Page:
March 9, 2014
The Libertarian Party of Ohio filed a federal lawsuit on March 8, 2014 regarding the rejection of Charlie Earl as the Libertarian Party’s candidate for governor. It appears the Secretary of State Jon Husted searched and found yet another reason to keep Libertarians off the ballot by ruling that signed petitions were not valid because the petitioner neglected to fill in the name of his employer.
The action also rejected Steven Linnabury as the Libertarian Party’s candidate for Attorney General.
IPR covered this last week in this article .
Ben Swann had an opportunity to interview Mr. Earl.
Earl: “What we are asking for is the right to be able to use our first amendment rights to be able to select our own candidates”
Swann: “Are you asking for a ruling or an injunction?”
Earl: “A ruling. We already have an injunction in that legislation that you talked about. This would be a ruling tied into that injunction, ok. In other words he would rule that this is an extension of an attempt to keep us off the ballot.”
Swann: “So you’re compiling all of these things together and saying this is not an isolated incident, rather there is a pattern of behavior over the past few months to try to keep the Libertarian Party off the ballot?”
Earl: “Precisely. And as a former Republican and as a citizen of Ohio, I was born and raised here, it’s not that, its just limiting choice for the people of Ohio. Whether its Libertarian or Green or anybody else for that matter I think they should have the choice of choosing someone. Keep in mind, 50% of the voters in Ohio are unaffiliated. They don’t belong to a party because they are fed up with what these two old parties are doing to them and they would like to have an option and an opportunity to go another direction.”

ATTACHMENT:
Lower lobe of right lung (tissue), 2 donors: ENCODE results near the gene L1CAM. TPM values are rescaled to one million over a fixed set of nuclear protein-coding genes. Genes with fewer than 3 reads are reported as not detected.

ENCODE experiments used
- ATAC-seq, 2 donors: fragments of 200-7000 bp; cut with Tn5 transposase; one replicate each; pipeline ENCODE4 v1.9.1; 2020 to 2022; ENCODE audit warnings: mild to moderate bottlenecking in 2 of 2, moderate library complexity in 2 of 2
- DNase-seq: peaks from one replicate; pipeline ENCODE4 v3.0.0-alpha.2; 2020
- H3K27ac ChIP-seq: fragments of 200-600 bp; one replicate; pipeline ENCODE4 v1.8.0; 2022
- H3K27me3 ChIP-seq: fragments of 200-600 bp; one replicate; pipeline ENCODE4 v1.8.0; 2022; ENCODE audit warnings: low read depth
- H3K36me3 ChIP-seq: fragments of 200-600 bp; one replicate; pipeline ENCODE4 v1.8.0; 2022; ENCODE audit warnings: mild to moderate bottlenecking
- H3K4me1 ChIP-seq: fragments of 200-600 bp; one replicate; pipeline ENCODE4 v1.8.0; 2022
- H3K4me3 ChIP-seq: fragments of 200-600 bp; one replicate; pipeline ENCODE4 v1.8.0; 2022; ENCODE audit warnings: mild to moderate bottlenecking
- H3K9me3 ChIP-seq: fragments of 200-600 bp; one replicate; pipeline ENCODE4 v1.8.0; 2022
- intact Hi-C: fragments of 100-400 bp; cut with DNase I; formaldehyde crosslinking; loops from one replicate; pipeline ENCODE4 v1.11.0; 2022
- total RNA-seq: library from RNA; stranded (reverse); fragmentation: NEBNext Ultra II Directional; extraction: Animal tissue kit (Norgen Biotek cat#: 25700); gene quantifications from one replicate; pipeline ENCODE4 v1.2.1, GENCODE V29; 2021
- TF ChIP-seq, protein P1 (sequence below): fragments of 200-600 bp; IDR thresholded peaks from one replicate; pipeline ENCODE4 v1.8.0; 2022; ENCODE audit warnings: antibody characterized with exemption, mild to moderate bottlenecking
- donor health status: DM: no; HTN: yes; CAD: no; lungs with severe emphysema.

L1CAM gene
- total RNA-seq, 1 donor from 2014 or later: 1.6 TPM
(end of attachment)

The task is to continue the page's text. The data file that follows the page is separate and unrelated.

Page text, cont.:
So why is the Republican Party so desperate to stop Libertarians from being on the ballot? Governor Kasich has embraced a number of issues that have angered conservative and Tea Party voters across the state including a massive Medicaid expansion, lack of transparency in his public/private Jobs Ohio board and most recently, the Governor’s support of Common Core.
Meanwhile, the Libertarian Party is growing in Ohio. In the 2010 election when Kasich defeated then Governor Ted Strickland, Kasich only won by a 2% margin, 49% to 47%. At that time the Libertarians took about 2% of the vote. This time around, the Libertarian Party could take anywhere from 5% to 10% of the vote and could not only cause Kasich to lose his place in the Governor’s mansion but would harm any possible hopes for a future Presidential run.
According to Earl, “I served with John 30 years ago, he was a Senator and I was a House member. He’s a decent fellow but he’s just become a part of government. He’s embracing government, he’s having an affair with government. They are trying to protect him. They also see him as a possible Presidential contender.” says Earl. “They are hoping people will fall by the wayside and John can sneak in there but they can’t do that if he gets only 40% or 45% or 51%, they need an overwhelming victory.”
More history of the shenanigans by the state of Ohio toward third parties can be found
here and by putting “Ohio Libertarian” in the search box.